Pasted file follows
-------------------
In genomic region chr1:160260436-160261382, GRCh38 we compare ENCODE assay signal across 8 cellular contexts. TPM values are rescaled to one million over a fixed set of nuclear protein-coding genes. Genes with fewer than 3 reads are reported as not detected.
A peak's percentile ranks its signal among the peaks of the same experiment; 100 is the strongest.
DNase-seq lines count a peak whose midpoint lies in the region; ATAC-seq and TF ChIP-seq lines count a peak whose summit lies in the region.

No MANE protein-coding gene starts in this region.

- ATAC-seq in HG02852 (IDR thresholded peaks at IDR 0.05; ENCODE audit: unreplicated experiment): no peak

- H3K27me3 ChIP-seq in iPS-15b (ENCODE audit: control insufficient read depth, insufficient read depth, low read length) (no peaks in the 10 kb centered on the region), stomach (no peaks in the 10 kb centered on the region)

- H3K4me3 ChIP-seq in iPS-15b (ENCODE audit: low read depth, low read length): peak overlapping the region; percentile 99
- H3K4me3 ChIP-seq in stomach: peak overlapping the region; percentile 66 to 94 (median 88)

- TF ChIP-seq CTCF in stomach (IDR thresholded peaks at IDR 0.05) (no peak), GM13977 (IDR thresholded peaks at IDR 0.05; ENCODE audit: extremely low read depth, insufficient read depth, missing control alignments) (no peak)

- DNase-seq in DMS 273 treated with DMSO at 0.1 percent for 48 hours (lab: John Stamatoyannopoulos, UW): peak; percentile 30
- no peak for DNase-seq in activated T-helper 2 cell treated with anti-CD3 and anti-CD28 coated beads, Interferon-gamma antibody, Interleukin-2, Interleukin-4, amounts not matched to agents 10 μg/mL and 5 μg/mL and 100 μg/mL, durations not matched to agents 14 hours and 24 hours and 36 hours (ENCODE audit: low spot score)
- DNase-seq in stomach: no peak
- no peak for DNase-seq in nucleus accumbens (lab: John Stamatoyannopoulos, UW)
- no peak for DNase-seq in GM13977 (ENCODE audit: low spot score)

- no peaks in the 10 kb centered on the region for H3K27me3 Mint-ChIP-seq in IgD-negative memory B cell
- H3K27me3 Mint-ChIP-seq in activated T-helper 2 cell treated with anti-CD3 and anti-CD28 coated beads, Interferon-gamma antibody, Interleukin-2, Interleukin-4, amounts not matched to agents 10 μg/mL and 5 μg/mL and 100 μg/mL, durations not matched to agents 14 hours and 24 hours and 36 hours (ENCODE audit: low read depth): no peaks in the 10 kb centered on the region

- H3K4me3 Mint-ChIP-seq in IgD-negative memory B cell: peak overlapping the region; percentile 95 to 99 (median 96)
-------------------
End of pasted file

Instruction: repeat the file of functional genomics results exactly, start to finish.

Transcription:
In genomic region chr1:160260436-160261382, GRCh38 we compare ENCODE assay signal across 8 cellular contexts. TPM values are rescaled to one million over a fixed set of nuclear protein-coding genes. Genes with fewer than 3 reads are reported as not detected.
A peak's percentile ranks its signal among the peaks of the same experiment; 100 is the strongest.
DNase-seq lines count a peak whose midpoint lies in the region; ATAC-seq and TF ChIP-seq lines count a peak whose summit lies in the region.

No MANE protein-coding gene starts in this region.

- ATAC-seq in HG02852 (IDR thresholded peaks at IDR 0.05; ENCODE audit: unreplicated experiment): no peak

- H3K27me3 ChIP-seq in iPS-15b (ENCODE audit: control insufficient read depth, insufficient read depth, low read length) (no peaks in the 10 kb centered on the region), stomach (no peaks in the 10 kb centered on the region)

- H3K4me3 ChIP-seq in iPS-15b (ENCODE audit: low read depth, low read length): peak overlapping the region; percentile 99
- H3K4me3 ChIP-seq in stomach: peak overlapping the region; percentile 66 to 94 (median 88)

- TF ChIP-seq CTCF in stomach (IDR thresholded peaks at IDR 0.05) (no peak), GM13977 (IDR thresholded peaks at IDR 0.05; ENCODE audit: extremely low read depth, insufficient read depth, missing control alignments) (no peak)

- DNase-seq in DMS 273 treated with DMSO at 0.1 percent for 48 hours (lab: John Stamatoyannopoulos, UW): peak; percentile 30
- no peak for DNase-seq in activated T-helper 2 cell treated with anti-CD3 and anti-CD28 coated beads, Interferon-gamma antibody, Interleukin-2, Interleukin-4, amounts not matched to agents 10 μg/mL and 5 μg/mL and 100 μg/mL, durations not matched to agents 14 hours and 24 hours and 36 hours (ENCODE audit: low spot score)
- DNase-seq in stomach: no peak
- no peak for DNase-seq in nucleus accumbens (lab: John Stamatoyannopoulos, UW)
- no peak for DNase-seq in GM13977 (ENCODE audit: low spot score)

- no peaks in the 10 kb centered on the region for H3K27me3 Mint-ChIP-seq in IgD-negative memory B cell
- H3K27me3 Mint-ChIP-seq in activated T-helper 2 cell treated with anti-CD3 and anti-CD28 coated beads, Interferon-gamma antibody, Interleukin-2, Interleukin-4, amounts not matched to agents 10 μg/mL and 5 μg/mL and 100 μg/mL, durations not matched to agents 14 hours and 24 hours and 36 hours (ENCODE audit: low read depth): no peaks in the 10 kb centered on the region

- H3K4me3 Mint-ChIP-seq in IgD-negative memory B cell: peak overlapping the region; percentile 95 to 99 (median 96)